Some books on display at the NYPL were quite scary – the Grimm books, for example – and some contemporary parents might say ‘I’m not going to read that to my child.’ Yet on the flip side, there exists a genre of violent vampire and zombie books that many parents share freely with their middle-years children. Do you notice any sort of disconnect, or are we watering down children’s literature? 

Well some are for it, some abhor it. One good thing about the present is that there is such a range of books available. On the one hand we have a deeper awareness of child psychology than was reflected in the books published for children one hundred years ago. Fifty years ago there was still a desire to shield children from the darker parts of life. Then there are people like Maurice Sendak who really brought a new and frank insight into the equation, which had an impact on books of all kinds.

On the other hand there are intense commercial pressures brought about by the fact that publishers have consolidated, as well as booksellers. There is a rush for the lowest common denominator – the least offensive book that will appeal to the greatest number of people.  So those pressures work against each other. Sometimes one wins out, sometimes the other does. I think that defines the current situation. I see a lot of very safe books, certainly when you look beyond the book world into the film world, such as with Disney, where the financial stakes are so much greater, to come up with something that’s palatable rather than emotionally satisfying.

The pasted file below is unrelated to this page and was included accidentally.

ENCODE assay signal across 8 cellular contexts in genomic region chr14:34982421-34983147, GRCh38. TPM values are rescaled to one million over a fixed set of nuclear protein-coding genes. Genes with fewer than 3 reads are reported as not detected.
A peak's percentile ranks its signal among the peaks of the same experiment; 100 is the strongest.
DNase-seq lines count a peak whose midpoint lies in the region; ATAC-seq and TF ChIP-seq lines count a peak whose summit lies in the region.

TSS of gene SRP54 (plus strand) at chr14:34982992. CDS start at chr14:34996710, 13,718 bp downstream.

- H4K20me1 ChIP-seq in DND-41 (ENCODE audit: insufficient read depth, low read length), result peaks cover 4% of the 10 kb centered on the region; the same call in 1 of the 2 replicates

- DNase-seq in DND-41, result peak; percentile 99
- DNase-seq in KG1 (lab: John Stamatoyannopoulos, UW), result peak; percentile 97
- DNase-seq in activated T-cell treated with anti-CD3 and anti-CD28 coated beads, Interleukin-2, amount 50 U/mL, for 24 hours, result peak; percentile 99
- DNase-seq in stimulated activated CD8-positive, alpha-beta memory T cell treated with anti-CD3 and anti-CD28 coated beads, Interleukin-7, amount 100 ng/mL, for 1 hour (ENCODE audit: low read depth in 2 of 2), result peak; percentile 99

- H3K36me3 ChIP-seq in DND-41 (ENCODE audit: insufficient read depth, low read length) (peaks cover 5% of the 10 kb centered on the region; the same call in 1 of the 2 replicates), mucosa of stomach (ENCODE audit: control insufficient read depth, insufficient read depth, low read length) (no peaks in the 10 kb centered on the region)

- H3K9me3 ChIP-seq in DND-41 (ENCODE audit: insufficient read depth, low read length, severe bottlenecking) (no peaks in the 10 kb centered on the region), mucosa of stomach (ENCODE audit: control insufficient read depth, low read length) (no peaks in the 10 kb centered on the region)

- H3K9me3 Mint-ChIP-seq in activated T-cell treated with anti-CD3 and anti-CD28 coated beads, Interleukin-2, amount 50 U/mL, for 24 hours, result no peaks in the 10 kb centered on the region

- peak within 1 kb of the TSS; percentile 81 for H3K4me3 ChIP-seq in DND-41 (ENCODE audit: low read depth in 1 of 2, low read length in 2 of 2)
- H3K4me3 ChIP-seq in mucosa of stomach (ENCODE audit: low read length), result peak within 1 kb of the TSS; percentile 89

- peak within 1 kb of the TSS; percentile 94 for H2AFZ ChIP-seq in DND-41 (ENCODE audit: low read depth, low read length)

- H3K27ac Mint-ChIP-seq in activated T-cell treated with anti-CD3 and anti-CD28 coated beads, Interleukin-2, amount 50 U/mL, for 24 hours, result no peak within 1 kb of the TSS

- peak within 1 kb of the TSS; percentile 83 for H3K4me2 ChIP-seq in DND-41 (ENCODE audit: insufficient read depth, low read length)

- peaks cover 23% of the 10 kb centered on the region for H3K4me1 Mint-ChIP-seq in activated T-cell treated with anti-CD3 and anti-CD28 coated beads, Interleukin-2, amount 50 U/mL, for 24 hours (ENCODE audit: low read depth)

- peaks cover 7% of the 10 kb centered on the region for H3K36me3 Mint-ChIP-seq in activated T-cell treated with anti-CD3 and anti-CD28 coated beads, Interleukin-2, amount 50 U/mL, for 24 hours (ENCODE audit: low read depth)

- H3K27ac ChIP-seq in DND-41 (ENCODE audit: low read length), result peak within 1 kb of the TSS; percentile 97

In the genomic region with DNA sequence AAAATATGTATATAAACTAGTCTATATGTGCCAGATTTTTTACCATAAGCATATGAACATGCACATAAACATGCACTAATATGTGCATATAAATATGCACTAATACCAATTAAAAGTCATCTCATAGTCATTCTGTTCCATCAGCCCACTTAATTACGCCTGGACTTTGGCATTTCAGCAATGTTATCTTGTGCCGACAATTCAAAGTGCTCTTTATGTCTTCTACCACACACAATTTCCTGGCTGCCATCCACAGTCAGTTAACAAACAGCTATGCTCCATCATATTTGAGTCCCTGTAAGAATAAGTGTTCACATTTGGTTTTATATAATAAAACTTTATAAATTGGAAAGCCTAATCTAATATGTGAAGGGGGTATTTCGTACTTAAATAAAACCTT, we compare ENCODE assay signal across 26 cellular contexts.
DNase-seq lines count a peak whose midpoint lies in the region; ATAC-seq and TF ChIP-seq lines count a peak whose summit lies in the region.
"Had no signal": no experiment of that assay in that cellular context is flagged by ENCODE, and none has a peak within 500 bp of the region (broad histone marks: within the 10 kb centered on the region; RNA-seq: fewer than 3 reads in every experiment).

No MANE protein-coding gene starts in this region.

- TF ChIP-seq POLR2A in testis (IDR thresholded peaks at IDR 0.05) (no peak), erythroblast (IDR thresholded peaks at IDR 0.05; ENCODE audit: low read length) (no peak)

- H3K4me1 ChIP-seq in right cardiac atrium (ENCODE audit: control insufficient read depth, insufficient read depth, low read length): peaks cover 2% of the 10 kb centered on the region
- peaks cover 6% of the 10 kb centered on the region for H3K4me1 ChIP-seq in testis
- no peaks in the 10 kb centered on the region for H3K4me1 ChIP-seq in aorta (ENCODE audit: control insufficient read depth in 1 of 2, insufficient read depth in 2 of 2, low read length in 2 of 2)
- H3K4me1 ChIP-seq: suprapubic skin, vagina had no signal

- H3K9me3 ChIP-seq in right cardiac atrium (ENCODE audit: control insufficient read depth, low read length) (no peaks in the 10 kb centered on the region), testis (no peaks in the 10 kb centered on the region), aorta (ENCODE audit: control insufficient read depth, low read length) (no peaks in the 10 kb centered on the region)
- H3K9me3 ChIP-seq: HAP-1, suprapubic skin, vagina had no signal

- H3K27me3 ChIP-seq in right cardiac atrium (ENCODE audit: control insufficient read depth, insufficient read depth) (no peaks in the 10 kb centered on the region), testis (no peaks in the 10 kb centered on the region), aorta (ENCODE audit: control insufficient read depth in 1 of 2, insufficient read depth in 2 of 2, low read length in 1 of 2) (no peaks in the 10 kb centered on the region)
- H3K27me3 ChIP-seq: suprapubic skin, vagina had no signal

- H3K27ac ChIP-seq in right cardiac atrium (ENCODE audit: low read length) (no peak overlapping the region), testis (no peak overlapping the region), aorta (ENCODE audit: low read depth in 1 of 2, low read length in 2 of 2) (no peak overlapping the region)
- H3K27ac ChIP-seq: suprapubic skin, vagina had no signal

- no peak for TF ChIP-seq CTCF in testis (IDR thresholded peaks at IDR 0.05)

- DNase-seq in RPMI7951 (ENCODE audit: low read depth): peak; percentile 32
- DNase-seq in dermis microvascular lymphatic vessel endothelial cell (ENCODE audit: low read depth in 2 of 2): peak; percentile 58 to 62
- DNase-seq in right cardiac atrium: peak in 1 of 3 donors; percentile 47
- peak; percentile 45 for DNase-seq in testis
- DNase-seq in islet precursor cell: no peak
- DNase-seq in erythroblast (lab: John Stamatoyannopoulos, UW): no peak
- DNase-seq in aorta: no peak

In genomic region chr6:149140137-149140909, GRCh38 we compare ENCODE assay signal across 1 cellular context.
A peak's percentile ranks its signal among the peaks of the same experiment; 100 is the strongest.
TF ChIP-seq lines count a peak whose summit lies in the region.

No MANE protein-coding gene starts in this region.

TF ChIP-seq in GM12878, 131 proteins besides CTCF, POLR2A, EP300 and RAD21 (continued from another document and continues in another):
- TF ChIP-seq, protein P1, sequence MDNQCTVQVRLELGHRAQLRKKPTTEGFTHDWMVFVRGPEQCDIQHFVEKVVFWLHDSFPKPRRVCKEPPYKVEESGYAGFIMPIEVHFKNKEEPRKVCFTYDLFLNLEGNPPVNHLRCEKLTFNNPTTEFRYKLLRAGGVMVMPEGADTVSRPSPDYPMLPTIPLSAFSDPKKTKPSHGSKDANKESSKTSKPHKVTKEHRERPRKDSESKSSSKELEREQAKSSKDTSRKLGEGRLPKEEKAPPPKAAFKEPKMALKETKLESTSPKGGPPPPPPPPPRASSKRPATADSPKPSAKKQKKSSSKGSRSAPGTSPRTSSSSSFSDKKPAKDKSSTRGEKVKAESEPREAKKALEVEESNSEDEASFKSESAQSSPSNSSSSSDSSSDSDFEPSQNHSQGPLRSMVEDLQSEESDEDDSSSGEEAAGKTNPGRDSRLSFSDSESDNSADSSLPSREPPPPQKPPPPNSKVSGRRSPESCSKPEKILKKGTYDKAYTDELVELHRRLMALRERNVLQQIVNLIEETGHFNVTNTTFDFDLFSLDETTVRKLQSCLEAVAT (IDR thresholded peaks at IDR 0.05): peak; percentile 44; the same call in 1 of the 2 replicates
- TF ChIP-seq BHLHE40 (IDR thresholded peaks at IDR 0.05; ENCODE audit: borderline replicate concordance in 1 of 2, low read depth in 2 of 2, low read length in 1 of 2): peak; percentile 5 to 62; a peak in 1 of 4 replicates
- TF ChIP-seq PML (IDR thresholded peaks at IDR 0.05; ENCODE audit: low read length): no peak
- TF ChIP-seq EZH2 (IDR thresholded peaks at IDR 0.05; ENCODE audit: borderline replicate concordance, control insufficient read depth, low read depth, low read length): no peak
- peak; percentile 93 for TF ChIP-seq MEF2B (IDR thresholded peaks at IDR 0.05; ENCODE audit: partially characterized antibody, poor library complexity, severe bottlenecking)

Parents must fit in here somewhere. 

I think parents need to know that it’s their responsibility and it can also be a great pleasure for parents to be involved in their children’s reading. There’s been some tendency to leave book choices to the experts, or alternatively to leave the child with a handheld device and then leave the room let the child to fend for himself or herself. That’s perhaps the worst of all choices, because, in my opinion, the book you choose matters, the experience you have of the book matters even more. And for a young child, that experience needs to include an adult who can mediate the story, and assessing it with a loving attachment.

You don’t sound like you are against the use of technology, rather in favor of its judicious employment.